PM ‘isolated’ at Rome summit over bailout talks, EU statement


With uncertainty growing over dragging bailout talks, Prime Minister Alexis Tsipras arrived in Rome on Thursday for a European Union leaders’ summit on Saturday that aims to declare unity as Brexit looms.

Although Tsipras has no planned meetings on the sidelines of the summit Saturday, his aides indicated that he may meet some officials to discuss the progress of bailout talks and Greece’s stance on the joint declaration EU leaders aim to sign to mark the EU’s 60th anniversary.

Greek officials have indicated that they will only sign a declaration including a reference to the need for workers’ rights to be protected. Initially sources had suggested that Athens would boycott the signing, a potential setback to an event aiming to issue a message of unity.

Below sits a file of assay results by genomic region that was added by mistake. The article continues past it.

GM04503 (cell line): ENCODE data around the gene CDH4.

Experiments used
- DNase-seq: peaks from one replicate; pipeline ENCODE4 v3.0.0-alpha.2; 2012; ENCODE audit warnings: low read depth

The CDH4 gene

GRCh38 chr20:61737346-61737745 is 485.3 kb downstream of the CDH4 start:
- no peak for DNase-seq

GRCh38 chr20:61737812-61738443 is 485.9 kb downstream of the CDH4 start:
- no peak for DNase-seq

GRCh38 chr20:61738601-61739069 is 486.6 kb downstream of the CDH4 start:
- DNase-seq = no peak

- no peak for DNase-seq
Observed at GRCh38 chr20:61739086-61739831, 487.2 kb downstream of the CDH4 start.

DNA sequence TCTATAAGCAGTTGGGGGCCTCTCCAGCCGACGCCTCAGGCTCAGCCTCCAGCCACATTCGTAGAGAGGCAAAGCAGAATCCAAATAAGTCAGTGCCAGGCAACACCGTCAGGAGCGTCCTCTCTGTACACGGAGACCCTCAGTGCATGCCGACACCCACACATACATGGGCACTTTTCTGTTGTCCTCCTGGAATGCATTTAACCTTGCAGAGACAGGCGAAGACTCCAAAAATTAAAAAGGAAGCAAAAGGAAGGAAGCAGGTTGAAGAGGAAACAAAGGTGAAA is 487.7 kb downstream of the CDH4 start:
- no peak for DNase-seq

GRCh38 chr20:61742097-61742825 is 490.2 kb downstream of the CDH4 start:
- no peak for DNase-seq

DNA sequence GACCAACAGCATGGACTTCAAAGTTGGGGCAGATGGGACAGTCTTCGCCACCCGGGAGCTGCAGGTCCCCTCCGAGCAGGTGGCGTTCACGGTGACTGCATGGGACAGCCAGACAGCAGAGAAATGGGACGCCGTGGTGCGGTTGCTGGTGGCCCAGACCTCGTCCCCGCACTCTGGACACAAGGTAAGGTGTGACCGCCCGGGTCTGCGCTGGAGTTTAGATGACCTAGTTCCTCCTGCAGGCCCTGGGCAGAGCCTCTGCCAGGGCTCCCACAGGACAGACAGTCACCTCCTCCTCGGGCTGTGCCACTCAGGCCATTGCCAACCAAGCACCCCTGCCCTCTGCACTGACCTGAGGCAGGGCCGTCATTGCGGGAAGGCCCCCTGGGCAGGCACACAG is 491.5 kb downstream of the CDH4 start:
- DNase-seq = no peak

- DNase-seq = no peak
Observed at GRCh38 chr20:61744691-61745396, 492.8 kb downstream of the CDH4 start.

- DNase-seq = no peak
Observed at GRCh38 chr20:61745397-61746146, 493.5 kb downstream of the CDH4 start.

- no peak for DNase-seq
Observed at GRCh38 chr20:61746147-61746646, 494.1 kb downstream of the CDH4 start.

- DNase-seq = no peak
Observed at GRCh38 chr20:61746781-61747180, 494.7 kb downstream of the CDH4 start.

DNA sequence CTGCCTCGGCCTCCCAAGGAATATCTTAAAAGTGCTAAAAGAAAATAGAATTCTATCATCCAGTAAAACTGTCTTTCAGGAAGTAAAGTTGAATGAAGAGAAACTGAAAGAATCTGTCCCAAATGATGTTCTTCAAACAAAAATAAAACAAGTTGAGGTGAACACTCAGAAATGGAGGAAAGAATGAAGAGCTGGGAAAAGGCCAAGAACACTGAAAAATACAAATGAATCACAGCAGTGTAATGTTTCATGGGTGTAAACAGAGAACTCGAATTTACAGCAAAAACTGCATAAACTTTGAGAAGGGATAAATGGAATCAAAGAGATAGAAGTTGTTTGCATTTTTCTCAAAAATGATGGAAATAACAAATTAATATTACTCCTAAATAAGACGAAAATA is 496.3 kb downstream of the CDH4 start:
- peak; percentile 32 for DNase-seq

But Tsipras’s office denied reports that Athens might withhold support for the declaration. Athens simply wants the declaration “enriched… to highlight the importance of the European Social Model, which includes the protection of workers,” his office said.

The insistence of the International Monetary Fund on the further deregulation of the labor market in Greece, enabling employers to conduct mass firings but depriving workers of collective bargaining rights, has been the key sticking point in bailout negotiations.

Meanwhile German Finance Minister Wolfgang Schaeuble and other foreign officials have indicated that creditors’ may also need the backing of the political opposition for measures to come into effect after 2019 when general elections are to take place in Greece.

The news of the demands has not been well received by the conservative opposition New Democracy, which remarked that the main problem is the government’s “irresponsibility,” not ND’s lack of support.

The bailout talks were also discussed by Greek President Prokopis Pavlopoulos and German Foreign Minister and Vice Chancellor Sigmar Gabriel in Athens on Thursday.

“Greece stands with Germany and with all EU partners so that we can build a Europe that is prosperous, increasingly competitive, a Europe that respects the basic properties and values on which it was built, namely democracy, rule of law and social justice,” Pavlopoulos said.